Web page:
Have you ever asked yourselves why there isn’t much blue food?
Science tells us that a combination of pigments with the inability to produce blue is present in any given fruit or vegetable. A different, more instinctive answer, is that blue is a colour that doesn’t look particularly tasty (apart from blue ice-lollies, which are great). On the other hand, the colour of watermelon looks the way watermelon tastes. When we see it, combined with the white of its juicy reflections and the black of the seeds, our brains automatically simulate its flavour.
Nature constantly exchanges information with us through the means of colour. Hence, as humans, we pretend to be able to see every shade of the natural spectrum. That is not true. Insects, for example, can perceive colours that we cannot see, with eyes able to catch a deeper spectrum, distinguishing ultraviolet flowers that, to us, would look the same as any other flower. In our anthropocentric mindset, we struggle to acknowledge how much our perception of the world is relative to our limitations.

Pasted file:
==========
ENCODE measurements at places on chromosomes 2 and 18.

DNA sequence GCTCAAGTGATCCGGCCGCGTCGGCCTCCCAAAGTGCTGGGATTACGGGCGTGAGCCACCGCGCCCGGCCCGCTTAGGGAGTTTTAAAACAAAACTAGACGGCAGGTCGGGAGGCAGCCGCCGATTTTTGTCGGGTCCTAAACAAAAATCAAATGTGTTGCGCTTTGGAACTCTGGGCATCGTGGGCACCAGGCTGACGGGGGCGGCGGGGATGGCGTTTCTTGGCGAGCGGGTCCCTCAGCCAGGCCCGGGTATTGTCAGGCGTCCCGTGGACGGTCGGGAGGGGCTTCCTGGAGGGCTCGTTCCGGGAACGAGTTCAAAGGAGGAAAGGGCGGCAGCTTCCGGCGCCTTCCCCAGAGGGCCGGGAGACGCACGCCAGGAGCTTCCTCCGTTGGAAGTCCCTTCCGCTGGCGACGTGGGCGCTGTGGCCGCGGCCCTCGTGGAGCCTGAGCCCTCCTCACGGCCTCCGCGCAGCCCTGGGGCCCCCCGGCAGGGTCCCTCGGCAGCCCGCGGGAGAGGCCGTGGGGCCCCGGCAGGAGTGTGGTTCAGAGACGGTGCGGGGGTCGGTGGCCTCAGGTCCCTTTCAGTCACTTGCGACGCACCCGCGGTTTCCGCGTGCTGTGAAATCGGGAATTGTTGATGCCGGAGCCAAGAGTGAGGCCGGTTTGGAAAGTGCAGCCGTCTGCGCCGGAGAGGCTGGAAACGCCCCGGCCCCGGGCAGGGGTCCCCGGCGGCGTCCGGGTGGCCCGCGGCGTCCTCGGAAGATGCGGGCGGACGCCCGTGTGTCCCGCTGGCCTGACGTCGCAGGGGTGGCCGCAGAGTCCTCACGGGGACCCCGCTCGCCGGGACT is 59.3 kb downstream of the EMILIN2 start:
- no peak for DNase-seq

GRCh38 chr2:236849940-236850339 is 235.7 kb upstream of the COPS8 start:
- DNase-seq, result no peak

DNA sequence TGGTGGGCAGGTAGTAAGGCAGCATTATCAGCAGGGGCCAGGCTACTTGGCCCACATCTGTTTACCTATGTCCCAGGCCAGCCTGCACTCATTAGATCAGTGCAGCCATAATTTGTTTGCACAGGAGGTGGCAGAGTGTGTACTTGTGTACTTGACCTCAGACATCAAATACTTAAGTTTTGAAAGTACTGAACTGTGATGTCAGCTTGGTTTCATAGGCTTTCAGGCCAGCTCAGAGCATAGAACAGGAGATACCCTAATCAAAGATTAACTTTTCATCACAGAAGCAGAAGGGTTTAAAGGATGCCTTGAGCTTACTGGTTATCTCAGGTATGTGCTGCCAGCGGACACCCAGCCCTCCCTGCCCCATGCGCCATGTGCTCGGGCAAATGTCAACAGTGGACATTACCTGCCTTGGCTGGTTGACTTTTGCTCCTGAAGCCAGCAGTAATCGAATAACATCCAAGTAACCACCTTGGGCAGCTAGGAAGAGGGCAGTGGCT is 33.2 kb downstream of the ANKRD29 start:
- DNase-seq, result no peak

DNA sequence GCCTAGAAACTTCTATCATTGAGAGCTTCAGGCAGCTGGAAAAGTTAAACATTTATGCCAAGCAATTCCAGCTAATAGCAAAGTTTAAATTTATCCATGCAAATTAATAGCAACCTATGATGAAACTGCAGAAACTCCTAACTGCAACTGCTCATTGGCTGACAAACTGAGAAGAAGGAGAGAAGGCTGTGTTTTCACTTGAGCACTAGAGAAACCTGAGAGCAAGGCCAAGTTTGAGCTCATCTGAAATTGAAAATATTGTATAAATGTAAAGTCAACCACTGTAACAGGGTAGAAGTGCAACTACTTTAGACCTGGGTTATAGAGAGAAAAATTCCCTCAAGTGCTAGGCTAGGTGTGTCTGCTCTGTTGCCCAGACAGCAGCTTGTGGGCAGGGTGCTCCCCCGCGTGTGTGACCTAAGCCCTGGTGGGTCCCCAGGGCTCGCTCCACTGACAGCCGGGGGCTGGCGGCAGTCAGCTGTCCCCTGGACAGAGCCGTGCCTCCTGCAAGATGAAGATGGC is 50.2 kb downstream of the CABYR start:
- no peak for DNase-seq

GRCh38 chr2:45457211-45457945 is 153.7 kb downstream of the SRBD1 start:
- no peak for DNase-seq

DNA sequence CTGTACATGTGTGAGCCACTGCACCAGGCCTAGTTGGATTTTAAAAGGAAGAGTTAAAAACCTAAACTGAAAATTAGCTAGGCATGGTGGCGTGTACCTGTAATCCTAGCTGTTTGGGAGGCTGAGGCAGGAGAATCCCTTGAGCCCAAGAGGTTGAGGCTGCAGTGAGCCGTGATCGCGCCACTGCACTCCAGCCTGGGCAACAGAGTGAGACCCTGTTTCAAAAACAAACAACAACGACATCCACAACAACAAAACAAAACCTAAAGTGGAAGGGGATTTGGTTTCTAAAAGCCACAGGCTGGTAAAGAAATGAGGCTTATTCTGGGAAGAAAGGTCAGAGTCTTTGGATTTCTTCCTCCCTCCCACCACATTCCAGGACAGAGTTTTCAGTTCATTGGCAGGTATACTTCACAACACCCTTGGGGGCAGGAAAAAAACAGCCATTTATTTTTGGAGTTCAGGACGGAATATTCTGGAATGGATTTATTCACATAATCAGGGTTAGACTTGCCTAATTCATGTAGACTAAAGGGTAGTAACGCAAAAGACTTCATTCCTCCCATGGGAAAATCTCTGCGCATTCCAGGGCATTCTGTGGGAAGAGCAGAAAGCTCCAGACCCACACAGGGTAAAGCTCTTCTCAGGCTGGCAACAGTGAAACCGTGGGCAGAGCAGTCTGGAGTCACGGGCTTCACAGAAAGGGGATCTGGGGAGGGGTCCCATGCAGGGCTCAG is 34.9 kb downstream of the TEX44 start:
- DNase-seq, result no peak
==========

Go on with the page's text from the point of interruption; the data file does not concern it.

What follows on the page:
Despite this, colours have had, and still hold, a decisive role as signs and symbols with which we communicate. We have given them names, simplified and catalogued their differences. In order to control and reproduce them by our own means, we have introduced “colour spaces”, where they can be identified numerically by coordinates. Architects, who are quickly becoming Photoshoppers, use RGB, CMYK, HSV models as ordinary instruments of their practice. By these means we created our own illusory colour world.
Exploring colours; their multifaceted appearances and misleading characters has proven interesting. In this issue, we delve into colour’s political meaning, its disparate symbolisms, and look at the shades of our everyday life. We asked our contributors to write about a colour of their own interest, and challenged ourselves to do the same. You will read about pink prisons, purple design, light blue photographs, green McDonald’s, the golden sun, brown shits, red light districts, and more.
With this edition, Bnieuws hopes to make your life a bit more colourful. Enjoy!